|From Mondo Tees, by JC Richard:|
vastly superior to any of the official work
Andrew Stanton, director of Pixar classics Finding Nemo and WALL.E, had his work cut for himself then, bringing this long gestating passion project to the big screen. But as Brad Bird recently proved with Mission: Impossible Ghost Protocol, animation directors can make the successful leap to live-action. And so, despite a lacklustre marketing campaign and numerous critics condemning before it had even been released, I was looking forward to John Carter; especially to see if this proto-science-fiction tale stacked up.
The story finds ex-Confederate soldier John Carter (Taylor Kitsch) on the run from, well, damn near everyone. He's a complex man of conflicting characteristics: a man weary of war who doesn't shy away from throwing himself into a fight. He is quickly established as a hurt, ornery man with a crafty intelligence and, while taking refuge in a cave lined with gold, finds himself miraculously and quite accidentally transported to Mars. The planet is known as Barsoom by it's, largely humanoid, inhabitants who are themselves all caught up in a planet-wide civil war: the evil, resource devouring Zodangans fighting the last outpost of Helium. Caught up on the sidelines are the Tharks - a harsher, more primitive race of 8-feet tall green-skinned, be-tusked, four-armed aliens.
It is a tribe of Tharks, and their leader the kinder, more thoughtful Tars Tarkas (Willem Dafoe), who first discover Carter on Mars. And thanks to the lower gravity on Mars/Barsoom Carter is gifted with vastly increased strength, able to leap huge distances in a single bound - he is very much a proto-Superman.
The leader of the Zodangans, Sab Than (Dominic West) is gifted with an ultimate weapon by the shady and manipulative Matai Shang (Mark Strong) - a member of an incredibly powerful godlike beings. He decimates the Heliumite forces, but offers to cease all hostilities if the Princess of Helium, Deja Thoris (Lynn Collins) consents to marry him. She runs and Carter (very literally) leaps to her rescue. Carter is a wrinkle in the plans of Matai Shang and finds himself becoming more and more involved with the world and war of Barsoom.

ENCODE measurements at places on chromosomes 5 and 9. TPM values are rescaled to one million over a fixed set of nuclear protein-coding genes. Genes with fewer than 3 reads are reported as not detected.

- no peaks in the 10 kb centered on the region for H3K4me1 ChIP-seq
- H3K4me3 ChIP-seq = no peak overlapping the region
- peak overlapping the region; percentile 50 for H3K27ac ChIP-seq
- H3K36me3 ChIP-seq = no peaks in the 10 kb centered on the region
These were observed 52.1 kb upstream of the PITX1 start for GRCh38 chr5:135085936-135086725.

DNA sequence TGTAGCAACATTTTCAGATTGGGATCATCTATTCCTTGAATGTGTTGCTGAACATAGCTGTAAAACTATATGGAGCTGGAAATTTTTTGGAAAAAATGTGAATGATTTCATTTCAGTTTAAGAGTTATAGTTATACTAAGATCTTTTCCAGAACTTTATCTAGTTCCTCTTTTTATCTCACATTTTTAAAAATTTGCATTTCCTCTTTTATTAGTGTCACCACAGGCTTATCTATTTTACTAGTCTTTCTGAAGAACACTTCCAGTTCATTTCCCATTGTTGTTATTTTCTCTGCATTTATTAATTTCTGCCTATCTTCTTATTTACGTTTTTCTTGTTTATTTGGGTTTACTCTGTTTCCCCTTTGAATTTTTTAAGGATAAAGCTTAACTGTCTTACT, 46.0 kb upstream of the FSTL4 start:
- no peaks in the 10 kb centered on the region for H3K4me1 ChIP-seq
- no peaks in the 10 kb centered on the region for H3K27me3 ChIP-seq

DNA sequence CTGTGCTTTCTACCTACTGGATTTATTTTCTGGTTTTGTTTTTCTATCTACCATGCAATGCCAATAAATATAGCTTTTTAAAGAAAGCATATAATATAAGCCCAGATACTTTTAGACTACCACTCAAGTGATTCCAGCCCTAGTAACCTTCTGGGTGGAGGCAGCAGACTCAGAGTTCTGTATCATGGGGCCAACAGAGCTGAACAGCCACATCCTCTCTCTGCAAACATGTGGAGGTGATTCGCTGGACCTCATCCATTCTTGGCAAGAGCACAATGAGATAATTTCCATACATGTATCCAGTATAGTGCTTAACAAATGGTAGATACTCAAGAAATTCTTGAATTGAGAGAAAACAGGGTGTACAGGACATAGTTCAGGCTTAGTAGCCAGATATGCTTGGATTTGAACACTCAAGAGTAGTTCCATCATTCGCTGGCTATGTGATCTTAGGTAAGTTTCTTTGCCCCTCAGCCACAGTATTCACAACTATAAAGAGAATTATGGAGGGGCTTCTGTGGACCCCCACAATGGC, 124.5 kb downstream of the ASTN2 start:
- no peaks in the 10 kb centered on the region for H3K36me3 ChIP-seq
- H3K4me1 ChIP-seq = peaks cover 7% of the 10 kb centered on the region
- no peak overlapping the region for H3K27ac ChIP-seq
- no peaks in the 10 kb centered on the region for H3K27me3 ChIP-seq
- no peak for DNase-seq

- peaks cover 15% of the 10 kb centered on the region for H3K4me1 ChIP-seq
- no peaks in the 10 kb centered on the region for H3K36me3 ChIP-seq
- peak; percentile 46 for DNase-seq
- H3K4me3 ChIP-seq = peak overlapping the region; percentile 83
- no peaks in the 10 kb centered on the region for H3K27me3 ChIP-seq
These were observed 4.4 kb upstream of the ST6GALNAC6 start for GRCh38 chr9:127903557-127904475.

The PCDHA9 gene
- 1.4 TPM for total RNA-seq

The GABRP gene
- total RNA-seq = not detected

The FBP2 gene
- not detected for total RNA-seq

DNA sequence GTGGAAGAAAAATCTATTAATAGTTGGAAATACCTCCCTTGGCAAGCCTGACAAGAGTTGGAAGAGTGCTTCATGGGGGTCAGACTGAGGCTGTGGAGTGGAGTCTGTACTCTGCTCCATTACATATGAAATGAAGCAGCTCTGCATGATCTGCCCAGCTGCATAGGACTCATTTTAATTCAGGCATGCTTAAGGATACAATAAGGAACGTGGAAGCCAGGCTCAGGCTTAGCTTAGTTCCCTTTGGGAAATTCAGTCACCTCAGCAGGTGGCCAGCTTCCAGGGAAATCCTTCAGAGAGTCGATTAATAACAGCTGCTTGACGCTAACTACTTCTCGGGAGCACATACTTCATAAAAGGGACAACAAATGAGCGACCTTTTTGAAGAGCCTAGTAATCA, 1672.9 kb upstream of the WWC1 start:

Yes, there is a lot of heavy plot mechanics and silly sci-fi names going on here. But there is also a fully conceived and constructed world. Obviously there is a vast amount of original material that Stanton and fellow script-writers Mark Andrews and Michael Chabon have been able to pull from to create this world. But it was these details, these constructions, that made me happy to go along for the ride; I never felt like the filmmakers were talking down to their audience.
And Lynn Collins' Deja Thoris - the Princess of Mars of the original story's title - is the strongest female character in science-fiction since Princess Leia and Ellen Ripley. In fact, it isn't difficult to see how much the character influenced Lucas' creation of Leia. Deja Thoris is strong, smart (she's not only a scientist but the lead scientist), an ass-kicking warrior who throws herself into the fray and who carries herself with an effortless sex appeal. Collins absolutely invests herself in the role, delivering even the most ridiculous sounding sci-fi dialogue with heart. She is a true bright spot in the film; offering heart, smarts and sex appeal.
Stanton proves himself no slouch in the action department. One scene in particular is a remarkable stand-out; Carter throws himself into a rampaging band of Tharks and becomes a one-man rampage. Stanton uses the scene to reveal the broken heart of the character and not just as an excuse to show-off some cool lookin' shit.
John Carter is hardly a revelation of a film or even a break-away hit; it has it's shaky moments, when you feel like it hasn't quite been carried off. But it certainly isn't the boring stinker a lot of people are proclaiming it to be. There's crazy aliens, a genuinely cute six-legged dog sidekick, a beautiful princess, a reticent hero and delicate solar powered ships that sail through the sky. The plot workings get a bit intricate and complicated but John Carter, overall, works.